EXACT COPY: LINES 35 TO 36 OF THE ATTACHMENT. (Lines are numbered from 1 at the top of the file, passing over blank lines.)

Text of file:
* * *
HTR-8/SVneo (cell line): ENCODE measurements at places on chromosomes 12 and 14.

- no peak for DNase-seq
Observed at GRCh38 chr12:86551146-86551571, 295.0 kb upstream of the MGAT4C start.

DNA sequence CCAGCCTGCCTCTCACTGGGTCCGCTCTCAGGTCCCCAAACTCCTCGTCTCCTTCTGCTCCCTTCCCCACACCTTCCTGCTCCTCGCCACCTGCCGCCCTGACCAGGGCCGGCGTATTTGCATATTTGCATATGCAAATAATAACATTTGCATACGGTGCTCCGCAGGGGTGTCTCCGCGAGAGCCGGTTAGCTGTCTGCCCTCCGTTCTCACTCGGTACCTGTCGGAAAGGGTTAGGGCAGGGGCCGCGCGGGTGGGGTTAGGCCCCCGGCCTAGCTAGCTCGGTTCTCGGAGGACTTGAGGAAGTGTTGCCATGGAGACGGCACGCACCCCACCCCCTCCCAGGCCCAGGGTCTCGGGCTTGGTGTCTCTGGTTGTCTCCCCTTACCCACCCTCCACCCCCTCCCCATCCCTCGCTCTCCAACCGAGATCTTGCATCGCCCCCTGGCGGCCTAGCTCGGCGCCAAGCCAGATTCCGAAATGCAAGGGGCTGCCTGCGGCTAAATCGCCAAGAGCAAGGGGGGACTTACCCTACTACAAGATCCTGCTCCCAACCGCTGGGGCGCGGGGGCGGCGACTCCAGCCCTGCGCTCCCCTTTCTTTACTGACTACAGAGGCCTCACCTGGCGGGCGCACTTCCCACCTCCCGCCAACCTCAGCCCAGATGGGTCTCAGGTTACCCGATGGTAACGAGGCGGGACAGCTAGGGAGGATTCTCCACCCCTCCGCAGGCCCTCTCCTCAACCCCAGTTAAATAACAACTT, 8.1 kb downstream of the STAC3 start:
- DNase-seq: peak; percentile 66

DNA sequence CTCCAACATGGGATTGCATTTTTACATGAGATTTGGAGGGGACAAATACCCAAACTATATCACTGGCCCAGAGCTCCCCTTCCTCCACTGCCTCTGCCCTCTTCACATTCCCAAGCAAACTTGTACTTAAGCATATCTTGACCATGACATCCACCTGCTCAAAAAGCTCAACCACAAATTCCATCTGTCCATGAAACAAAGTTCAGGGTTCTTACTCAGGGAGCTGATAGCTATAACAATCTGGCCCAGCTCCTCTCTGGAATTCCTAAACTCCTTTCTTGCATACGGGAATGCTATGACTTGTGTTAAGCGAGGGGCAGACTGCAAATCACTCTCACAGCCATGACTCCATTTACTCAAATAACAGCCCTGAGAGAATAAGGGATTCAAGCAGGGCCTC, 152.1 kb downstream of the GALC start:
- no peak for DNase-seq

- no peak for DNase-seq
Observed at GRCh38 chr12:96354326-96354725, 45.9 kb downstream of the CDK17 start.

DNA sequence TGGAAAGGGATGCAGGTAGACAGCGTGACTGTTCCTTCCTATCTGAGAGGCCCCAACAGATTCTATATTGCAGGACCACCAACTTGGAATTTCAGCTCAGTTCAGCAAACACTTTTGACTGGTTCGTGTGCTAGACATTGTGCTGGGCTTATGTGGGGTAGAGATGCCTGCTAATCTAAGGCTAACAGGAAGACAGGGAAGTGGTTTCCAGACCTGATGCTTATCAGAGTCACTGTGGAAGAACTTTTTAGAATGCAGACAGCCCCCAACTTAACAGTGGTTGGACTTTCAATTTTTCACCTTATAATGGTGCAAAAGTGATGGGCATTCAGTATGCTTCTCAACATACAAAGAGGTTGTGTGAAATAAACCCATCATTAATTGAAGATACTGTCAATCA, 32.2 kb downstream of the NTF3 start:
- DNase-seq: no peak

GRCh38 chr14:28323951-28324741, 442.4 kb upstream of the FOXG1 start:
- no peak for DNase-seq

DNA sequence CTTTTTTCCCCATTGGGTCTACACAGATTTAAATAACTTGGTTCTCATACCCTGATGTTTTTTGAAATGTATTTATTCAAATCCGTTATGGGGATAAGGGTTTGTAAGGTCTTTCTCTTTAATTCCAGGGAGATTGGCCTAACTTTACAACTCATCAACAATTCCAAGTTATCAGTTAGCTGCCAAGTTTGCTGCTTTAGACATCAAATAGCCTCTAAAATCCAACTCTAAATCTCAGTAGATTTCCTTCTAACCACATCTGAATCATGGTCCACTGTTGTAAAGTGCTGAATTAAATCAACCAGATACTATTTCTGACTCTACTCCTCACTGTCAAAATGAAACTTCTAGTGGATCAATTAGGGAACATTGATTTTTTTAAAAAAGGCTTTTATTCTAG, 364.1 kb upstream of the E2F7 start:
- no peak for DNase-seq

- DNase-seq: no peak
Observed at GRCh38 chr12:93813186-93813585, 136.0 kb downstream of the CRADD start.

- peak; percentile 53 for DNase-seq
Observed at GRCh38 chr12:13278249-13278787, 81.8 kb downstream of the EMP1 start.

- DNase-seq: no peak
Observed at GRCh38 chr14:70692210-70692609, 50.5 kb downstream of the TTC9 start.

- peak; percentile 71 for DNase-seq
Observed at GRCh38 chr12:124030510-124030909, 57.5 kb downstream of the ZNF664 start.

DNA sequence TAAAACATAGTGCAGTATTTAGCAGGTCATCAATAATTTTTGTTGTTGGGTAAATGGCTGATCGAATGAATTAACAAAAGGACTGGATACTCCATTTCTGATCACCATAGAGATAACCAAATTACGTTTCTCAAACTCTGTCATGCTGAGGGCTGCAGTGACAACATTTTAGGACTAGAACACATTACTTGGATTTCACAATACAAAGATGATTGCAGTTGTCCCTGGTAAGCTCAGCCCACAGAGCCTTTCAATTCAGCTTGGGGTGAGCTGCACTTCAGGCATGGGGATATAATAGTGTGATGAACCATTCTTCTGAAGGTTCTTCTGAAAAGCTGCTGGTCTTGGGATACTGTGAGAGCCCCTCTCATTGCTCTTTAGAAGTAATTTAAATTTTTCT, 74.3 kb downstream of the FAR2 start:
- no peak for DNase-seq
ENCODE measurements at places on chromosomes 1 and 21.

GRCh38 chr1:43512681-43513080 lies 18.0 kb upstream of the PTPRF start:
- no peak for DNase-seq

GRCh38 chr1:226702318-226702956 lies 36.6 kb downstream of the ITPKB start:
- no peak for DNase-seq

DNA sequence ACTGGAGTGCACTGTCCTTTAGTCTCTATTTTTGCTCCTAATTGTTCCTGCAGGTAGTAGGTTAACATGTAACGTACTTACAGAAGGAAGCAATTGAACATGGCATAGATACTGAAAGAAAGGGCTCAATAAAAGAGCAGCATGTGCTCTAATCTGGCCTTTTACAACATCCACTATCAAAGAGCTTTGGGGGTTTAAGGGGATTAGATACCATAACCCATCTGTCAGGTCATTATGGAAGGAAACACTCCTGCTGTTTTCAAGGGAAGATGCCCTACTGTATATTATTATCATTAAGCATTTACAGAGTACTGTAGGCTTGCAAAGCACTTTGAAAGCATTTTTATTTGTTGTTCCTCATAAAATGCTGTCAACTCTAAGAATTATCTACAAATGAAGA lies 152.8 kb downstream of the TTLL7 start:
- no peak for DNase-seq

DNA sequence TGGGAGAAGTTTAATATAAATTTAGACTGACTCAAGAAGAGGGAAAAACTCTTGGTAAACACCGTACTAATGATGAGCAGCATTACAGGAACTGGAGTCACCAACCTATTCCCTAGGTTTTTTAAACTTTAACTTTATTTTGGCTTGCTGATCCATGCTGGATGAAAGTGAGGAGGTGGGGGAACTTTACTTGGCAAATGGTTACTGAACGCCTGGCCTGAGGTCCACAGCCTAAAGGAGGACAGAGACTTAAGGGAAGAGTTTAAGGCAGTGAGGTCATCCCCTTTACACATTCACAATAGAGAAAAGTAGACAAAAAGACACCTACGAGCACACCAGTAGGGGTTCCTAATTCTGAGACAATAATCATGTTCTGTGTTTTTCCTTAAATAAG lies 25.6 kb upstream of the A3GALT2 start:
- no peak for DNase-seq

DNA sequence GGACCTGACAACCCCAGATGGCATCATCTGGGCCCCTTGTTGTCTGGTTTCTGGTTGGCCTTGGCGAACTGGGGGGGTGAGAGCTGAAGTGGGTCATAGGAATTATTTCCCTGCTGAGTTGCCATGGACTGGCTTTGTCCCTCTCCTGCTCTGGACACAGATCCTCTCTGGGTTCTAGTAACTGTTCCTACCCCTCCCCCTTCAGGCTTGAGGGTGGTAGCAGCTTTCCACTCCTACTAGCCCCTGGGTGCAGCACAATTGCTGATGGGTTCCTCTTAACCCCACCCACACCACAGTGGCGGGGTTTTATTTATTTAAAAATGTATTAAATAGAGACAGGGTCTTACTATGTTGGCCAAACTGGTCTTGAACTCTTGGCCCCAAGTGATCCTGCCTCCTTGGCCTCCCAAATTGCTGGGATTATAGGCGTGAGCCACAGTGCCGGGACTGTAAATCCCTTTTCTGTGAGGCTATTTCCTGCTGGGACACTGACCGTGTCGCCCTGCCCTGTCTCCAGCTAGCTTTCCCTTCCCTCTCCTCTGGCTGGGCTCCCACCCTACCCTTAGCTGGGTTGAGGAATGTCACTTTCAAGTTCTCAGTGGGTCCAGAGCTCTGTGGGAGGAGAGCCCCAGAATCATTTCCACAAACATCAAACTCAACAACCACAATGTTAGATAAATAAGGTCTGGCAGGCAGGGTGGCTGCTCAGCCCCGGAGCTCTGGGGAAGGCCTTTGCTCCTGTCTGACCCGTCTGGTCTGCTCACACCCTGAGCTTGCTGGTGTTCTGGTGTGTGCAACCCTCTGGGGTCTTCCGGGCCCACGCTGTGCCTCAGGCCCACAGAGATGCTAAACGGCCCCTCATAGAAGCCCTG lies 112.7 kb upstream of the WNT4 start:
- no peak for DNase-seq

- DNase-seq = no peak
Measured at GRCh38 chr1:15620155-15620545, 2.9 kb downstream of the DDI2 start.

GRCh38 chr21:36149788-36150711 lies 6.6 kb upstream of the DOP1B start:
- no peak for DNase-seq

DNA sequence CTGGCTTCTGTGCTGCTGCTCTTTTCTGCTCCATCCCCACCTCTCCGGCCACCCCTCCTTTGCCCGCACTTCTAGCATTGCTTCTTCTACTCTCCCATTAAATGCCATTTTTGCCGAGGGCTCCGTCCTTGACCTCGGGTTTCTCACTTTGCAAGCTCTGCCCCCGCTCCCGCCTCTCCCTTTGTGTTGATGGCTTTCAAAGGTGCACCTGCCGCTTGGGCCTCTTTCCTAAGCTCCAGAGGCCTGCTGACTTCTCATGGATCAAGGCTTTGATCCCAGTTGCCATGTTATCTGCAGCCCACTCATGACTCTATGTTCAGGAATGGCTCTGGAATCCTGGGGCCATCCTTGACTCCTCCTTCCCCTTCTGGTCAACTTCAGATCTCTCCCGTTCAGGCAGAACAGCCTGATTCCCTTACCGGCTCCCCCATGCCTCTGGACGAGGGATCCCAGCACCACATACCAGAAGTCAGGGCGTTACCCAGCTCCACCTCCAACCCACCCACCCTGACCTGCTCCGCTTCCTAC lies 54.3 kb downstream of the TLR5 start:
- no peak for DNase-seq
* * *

DNA sequence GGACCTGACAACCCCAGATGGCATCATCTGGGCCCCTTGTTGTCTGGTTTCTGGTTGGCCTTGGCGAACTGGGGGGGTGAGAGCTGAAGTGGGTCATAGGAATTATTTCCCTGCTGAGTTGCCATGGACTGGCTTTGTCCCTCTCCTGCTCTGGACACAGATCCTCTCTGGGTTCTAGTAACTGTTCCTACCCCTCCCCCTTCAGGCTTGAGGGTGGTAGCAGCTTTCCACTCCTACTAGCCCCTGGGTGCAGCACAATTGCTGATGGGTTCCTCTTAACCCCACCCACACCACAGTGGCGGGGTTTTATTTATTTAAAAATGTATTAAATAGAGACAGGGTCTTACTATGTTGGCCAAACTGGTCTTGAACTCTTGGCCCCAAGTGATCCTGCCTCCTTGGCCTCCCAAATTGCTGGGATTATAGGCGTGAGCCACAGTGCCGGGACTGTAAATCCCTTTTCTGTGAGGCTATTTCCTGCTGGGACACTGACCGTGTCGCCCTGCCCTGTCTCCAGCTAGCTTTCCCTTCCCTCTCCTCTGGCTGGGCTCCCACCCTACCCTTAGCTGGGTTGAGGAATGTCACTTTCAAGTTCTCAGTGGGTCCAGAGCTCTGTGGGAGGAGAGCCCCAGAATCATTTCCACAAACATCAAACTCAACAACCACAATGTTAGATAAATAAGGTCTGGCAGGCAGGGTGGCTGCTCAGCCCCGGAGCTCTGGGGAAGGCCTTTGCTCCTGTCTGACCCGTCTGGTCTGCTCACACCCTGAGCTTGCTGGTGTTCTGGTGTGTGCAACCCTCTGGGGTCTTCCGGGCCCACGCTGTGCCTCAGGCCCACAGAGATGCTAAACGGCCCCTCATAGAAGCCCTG lies 112.7 kb upstream of the WNT4 start:
- no peak for DNase-seq